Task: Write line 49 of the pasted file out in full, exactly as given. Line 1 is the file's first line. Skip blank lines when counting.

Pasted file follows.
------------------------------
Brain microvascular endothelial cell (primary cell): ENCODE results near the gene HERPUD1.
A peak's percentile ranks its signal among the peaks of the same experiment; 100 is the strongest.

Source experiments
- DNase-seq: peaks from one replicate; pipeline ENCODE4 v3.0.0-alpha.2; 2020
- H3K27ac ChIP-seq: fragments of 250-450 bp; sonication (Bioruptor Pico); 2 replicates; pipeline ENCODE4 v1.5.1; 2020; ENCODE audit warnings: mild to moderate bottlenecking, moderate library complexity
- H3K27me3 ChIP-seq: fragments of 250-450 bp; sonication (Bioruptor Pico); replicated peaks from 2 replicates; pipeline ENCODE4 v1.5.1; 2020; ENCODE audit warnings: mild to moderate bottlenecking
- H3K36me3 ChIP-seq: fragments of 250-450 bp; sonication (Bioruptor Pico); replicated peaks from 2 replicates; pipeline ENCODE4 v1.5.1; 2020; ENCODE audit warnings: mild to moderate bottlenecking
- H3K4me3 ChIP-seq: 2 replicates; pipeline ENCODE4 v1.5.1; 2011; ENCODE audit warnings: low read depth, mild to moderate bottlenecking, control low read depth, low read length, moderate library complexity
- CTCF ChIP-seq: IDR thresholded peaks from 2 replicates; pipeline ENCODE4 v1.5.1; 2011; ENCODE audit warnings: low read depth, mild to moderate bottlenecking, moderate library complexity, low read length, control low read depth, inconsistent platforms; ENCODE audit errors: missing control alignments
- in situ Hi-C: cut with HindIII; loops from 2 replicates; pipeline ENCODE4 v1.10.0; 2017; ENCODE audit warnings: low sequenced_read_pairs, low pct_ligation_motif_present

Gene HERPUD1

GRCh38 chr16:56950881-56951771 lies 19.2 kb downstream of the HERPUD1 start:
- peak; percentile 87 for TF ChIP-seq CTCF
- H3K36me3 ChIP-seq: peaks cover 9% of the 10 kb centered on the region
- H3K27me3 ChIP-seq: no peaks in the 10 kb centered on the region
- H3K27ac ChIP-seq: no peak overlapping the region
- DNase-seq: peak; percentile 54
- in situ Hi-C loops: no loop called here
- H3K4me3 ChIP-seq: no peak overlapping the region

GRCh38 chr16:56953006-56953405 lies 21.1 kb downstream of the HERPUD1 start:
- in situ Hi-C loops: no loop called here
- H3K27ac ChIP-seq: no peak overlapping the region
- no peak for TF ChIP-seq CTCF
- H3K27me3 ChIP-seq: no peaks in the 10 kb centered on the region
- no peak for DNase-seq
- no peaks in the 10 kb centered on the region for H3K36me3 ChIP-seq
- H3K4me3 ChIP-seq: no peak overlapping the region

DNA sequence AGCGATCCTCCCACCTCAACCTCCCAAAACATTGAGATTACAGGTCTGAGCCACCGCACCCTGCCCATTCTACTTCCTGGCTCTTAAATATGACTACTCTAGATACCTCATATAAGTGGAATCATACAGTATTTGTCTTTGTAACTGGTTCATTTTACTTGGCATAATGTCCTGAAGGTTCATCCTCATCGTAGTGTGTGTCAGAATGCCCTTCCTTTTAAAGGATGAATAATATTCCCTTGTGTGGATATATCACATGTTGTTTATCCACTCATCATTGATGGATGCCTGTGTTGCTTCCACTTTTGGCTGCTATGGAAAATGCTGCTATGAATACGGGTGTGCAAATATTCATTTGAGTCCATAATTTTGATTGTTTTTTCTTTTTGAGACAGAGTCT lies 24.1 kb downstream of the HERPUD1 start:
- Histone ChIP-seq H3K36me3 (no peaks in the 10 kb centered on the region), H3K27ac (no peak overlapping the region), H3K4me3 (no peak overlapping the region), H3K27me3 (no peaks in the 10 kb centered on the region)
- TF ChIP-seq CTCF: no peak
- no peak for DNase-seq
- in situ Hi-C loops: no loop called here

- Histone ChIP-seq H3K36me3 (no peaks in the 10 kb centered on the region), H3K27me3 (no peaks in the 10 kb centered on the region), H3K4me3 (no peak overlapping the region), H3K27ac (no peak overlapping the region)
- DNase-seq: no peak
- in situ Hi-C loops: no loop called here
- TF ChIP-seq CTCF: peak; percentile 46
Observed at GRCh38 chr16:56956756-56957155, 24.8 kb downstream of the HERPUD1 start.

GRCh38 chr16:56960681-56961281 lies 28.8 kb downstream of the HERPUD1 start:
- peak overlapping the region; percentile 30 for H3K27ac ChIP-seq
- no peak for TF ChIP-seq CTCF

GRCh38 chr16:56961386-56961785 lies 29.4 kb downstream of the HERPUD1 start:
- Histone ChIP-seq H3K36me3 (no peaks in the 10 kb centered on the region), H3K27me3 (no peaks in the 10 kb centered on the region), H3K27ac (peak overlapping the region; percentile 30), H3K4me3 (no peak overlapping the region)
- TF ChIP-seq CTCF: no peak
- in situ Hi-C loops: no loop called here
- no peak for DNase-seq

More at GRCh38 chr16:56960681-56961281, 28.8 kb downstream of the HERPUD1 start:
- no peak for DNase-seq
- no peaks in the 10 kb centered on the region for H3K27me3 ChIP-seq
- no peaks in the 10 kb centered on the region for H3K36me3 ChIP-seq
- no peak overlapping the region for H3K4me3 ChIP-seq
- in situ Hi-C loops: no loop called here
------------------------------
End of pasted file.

- no peaks in the 10 kb centered on the region for H3K36me3 ChIP-seq